Eastern Africa: Tackling environmental challenges in refugee camps
30 November 2008 | News story
Eastern Africa hosts hundreds of thousands of refugees whose survival is dependent on humanitarian aid and nature. Often cramped together on fragile land, the impact of high concentration of people on natural resources is considerable. While UNHCR provides food – nature provides firewood for the refugees to be able to cook their food.
In Kenya’s Dadaab, the largest refugee camp in Eastern Africa, the depletion of forest resources as a result of the large numbers of refugees has fuelled and can fuel conflicts between refugees and the local, mostly pastoralist, communities. Shelter material provided to new Somali arrivals is hardly enough and refugees often have to travel for days to cut trees for additional building material. Recognizing the need to address the problem, UNHCR - the UN Refugee Agency - is working with Partners throughout Eastern Africa to restore the environment and find sustainable solutions. However, environment falls outside the immediate humanitarian mandate and the scale of activities is small compared to the impact.
IUCN together with UNHCR recently brought together 40 participants from eastern Africa to discuss the challenges and strategies to ensure sustainable restoration of the environment in refugee, IDP and returnee areas.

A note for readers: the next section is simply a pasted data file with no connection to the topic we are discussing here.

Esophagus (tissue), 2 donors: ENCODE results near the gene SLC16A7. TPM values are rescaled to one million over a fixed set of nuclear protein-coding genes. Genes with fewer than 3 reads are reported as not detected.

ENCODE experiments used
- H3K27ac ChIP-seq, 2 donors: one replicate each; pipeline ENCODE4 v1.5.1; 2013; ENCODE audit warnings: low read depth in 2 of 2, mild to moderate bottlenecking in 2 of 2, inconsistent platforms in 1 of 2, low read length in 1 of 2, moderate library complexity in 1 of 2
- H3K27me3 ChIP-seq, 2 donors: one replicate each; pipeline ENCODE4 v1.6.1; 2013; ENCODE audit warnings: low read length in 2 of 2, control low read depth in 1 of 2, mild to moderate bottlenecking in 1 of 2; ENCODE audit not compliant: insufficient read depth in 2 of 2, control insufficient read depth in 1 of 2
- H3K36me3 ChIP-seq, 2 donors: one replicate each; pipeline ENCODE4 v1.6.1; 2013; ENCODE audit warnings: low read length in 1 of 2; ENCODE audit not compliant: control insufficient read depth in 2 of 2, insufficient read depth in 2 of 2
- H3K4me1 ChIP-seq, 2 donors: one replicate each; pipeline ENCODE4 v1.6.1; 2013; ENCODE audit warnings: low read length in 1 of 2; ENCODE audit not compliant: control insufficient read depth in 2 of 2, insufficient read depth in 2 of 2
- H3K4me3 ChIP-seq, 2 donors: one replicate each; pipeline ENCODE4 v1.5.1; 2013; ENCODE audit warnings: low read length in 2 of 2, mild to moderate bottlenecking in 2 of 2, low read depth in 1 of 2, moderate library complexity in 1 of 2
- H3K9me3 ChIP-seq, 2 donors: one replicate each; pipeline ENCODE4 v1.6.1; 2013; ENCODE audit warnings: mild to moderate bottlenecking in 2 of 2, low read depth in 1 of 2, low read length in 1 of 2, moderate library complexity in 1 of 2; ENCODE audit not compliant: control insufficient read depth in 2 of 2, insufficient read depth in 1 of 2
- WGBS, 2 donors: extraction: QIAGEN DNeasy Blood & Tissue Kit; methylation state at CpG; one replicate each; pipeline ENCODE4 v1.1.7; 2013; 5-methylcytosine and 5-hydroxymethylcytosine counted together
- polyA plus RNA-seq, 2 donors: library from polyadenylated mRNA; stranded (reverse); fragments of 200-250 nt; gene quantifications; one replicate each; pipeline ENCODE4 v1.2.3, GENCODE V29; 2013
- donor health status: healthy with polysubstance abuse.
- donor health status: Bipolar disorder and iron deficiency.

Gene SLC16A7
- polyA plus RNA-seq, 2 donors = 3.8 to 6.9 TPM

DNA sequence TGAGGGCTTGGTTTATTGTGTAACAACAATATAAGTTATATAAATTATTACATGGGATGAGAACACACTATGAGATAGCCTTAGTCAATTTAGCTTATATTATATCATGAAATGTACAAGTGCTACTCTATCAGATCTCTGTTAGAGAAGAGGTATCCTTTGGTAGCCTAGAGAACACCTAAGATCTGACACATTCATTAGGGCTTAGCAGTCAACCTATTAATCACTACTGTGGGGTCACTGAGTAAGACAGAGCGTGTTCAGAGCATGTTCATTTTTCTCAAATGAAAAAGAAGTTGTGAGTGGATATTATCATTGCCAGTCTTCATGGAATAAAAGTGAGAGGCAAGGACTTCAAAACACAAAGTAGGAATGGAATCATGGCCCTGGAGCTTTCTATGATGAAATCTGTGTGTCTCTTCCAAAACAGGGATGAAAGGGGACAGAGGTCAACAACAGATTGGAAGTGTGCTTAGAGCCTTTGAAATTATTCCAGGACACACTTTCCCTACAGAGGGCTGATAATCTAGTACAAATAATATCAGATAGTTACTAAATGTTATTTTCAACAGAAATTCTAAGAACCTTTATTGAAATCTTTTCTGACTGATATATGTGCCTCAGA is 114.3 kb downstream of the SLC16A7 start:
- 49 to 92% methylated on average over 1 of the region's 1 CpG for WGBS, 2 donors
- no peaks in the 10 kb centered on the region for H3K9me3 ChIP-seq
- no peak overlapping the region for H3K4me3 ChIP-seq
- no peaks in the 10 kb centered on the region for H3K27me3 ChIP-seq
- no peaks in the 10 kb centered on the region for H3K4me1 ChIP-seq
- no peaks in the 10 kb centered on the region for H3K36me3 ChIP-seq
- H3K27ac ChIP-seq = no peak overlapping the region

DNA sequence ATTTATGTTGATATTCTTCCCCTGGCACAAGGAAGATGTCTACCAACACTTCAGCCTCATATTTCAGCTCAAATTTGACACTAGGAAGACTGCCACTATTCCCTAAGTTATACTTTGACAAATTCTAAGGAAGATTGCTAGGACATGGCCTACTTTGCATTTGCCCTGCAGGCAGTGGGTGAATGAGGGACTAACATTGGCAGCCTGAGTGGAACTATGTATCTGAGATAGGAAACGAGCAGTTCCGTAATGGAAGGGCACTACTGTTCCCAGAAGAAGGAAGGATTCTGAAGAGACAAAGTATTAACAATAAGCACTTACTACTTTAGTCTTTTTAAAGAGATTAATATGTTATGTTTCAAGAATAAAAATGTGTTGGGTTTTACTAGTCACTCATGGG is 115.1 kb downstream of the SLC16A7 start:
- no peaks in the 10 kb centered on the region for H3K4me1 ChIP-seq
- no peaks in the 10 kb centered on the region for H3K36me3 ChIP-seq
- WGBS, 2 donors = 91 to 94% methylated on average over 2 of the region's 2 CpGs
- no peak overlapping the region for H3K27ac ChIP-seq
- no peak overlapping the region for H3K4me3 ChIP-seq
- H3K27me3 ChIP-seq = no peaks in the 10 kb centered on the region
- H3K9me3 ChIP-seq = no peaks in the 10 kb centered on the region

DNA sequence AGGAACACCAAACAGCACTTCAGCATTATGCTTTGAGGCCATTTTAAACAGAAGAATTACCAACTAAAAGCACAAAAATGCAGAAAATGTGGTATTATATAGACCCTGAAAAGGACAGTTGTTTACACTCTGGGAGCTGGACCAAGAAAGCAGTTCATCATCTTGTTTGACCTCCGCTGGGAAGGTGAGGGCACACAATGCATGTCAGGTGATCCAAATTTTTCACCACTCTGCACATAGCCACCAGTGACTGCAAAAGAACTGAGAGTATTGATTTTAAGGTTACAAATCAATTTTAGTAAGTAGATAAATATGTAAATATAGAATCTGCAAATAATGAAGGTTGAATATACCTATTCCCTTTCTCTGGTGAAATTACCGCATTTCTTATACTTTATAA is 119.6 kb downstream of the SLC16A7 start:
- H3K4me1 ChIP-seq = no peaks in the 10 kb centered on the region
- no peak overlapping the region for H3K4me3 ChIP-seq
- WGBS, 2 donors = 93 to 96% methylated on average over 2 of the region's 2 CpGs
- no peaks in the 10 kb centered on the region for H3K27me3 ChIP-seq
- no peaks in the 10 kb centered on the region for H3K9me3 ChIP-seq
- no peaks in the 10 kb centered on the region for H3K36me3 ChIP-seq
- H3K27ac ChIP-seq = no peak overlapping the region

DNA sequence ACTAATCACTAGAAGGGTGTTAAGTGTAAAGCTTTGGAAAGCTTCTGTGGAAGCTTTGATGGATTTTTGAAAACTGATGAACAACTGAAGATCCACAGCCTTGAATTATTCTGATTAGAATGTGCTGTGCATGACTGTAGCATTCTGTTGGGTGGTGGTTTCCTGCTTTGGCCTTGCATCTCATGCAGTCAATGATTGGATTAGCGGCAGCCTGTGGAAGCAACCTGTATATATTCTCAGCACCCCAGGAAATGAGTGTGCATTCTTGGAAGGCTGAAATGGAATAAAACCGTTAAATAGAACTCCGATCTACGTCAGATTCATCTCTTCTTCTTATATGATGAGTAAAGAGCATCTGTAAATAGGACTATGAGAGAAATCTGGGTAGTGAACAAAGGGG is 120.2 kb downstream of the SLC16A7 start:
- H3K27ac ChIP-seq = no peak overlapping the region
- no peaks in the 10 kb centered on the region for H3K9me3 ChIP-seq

“Let us not forget what we have learned during the past four days’ workshop. We assure you that we are going to do something. We are all burning to spread our wings and to make a case for environmental conservation,” said Siyad Shide, Programme Manager GTZ Kakuma.
Challenges range from limited conservation and restoration resources and lack of environmental field officers to mobilizing the communities to take greater ownership and initiative in environmental activities.
IUCN has been piloting in Sudan, Uganda and Kenya Community Environmental Management Planning together with UNHCR and Implementing Partners as a step to enhancing the sustainability of environmental activities in refugee and IDP hosting areas. Giving the communities (refugees and host communities) together with the local authorities a say in the planning and implementation of environmental activities will enhance their ownership of conservation initiatives. At the same time, it ensures that activities are based on their needs.
For more information, please contact:
- Caterina Wolfangel, Programme Officer Drylands, IUCN ESARO, Email: Caterina.Wolfangel@iucn.org, Tel: +254 20 890605/-12
- Grace Chepkwony, Communications Officer, IUCN ESARO, Email: Grace.Chepkwony@iucn.org, Tel: +254 20 890605/-12